One of the curious things that I found in the early part of his talk was how he kept saying "decisions" to refer to activity over which we have no direct control, such as the processing that goes into scaling object size based on distance. I'm not fond of that choice of words, since it seems to suggest that we, as conscious entities, could actually decide to perceive things differently from how we do -- something which should appeal to fans of neo-mystical idealism. For that reason, I think it would be better to avoid that kind of terminology to avoid a similar confusion as that which resulted from physicists' choice of the term "observe" to describe a particular type of interaction in quantum mechanics. They (physicists) also started the use of "God particle" to refer to the Higgs boson, which is again misleading to the general public, although I think the media has been more responsible for propagating that usage than any actual scientists.

Curious things, words.

Tuesday, November 10, 2009

Inquiry Into Impossibility


I am a being with desires. Roughly, this means that I, as a sentient system, feel impelled to relieve an urge. So, I create a mental simulation of some thing, some state of affairs that differs from the current state of the world, that I expect (or hope) will alleviate that urge.
A simple example: Debra is hungry. Instinct and memory tell her that moving her body so as to bring comestibles to her mouth and chew (+ swallow, etc.) will make her less hungry. Thus, her object of desire is a state where she has eaten food, or where her stomach is full, or something to that effect.
The fundamental principle, as everyone already knows, is that actions modify our environment, and our bodies consequently reward us – with dopamine and the diminishment of urge – through modifying the environment in particular ways.

What happens, now, if I desire something impossible?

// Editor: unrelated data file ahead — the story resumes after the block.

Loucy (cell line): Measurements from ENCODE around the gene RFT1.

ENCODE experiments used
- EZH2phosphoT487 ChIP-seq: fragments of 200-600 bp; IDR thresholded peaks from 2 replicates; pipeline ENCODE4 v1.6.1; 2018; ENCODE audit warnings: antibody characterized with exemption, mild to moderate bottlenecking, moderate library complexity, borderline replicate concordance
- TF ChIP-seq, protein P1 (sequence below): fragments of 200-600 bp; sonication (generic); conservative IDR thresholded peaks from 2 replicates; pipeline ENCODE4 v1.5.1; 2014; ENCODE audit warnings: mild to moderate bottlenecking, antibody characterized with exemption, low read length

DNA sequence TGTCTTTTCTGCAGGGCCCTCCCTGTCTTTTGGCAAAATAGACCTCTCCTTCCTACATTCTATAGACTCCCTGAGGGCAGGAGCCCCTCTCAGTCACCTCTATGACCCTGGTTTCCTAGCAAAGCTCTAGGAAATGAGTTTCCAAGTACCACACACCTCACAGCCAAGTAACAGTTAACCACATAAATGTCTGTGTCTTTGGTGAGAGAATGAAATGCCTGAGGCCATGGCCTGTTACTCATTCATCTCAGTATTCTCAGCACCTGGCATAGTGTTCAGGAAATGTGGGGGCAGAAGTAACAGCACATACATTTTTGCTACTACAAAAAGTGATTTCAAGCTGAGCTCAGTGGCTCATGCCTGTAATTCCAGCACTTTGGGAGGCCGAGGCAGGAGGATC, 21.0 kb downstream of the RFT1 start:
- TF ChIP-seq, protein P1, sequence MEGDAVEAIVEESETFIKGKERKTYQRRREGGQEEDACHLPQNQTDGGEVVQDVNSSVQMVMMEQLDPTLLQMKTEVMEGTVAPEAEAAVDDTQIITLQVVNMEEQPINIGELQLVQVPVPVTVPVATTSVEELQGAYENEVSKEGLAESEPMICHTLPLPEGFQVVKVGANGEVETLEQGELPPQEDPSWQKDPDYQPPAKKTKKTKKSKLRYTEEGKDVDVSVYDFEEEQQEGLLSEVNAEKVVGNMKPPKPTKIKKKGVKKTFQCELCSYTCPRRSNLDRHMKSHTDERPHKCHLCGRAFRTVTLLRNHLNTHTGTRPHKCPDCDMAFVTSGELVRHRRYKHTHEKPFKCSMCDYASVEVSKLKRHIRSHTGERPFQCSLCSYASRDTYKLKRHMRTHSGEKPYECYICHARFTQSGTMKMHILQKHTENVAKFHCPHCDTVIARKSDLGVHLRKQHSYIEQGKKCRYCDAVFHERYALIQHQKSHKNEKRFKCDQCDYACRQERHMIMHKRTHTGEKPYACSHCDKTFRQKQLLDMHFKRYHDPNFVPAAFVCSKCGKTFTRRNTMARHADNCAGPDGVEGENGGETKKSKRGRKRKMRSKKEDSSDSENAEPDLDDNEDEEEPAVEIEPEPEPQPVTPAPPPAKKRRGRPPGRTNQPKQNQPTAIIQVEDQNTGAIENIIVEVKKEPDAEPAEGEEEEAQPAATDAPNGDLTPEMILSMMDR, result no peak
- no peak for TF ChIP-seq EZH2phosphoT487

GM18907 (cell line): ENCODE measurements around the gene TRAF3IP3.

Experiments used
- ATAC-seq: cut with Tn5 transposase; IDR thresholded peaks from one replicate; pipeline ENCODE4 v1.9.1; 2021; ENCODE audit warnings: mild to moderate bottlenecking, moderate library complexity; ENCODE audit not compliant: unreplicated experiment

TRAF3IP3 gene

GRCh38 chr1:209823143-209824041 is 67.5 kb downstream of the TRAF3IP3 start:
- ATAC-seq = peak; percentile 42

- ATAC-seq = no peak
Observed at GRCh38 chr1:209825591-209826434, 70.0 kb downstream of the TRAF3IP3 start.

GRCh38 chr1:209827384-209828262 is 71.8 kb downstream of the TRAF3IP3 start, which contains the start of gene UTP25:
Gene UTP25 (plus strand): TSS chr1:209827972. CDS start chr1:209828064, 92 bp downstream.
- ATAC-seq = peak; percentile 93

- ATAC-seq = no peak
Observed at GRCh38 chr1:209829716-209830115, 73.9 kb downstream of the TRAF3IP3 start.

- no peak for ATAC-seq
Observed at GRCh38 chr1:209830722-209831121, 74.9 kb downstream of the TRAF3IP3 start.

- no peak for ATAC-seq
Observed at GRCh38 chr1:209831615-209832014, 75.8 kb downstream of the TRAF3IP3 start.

Let me sit and contemplate a bowl of fruit. My desire is for one of the fruit – a mango, perhaps – to be in my hand. I have, then, a clearly defined goal (a simulated aspect of the environment which will sate my want), and all that remains is to use the power of action to translate object of desire into actuality. Common sense says I should move myself within range of the bowl (if I'm not there already), extend an arm, and pick it up. However, my desire is slightly more complex than that: I want to achieve my goal without going through those steps. Part of my envisioned goal includes the condition that I collect the mango in the absence of gross physical movement.
There might be other options: maybe I have a friend (or servant) nearby who will interpret a very slight gesture on my part as a request for the mango. Or maybe there's a mechanical hand and conveyor belt set up that leads directly to my own biological hand, and it is activated through some minute action – moving my eyes or blinking in a particular pattern, for example.
But let's say none of these things have been arranged: the most likely situation is that I'm sitting in place alone, unaided, merely willing the mango to somehow appear in my hand through no great effort of my own.
That this should happen is improbable to the point of impossibility.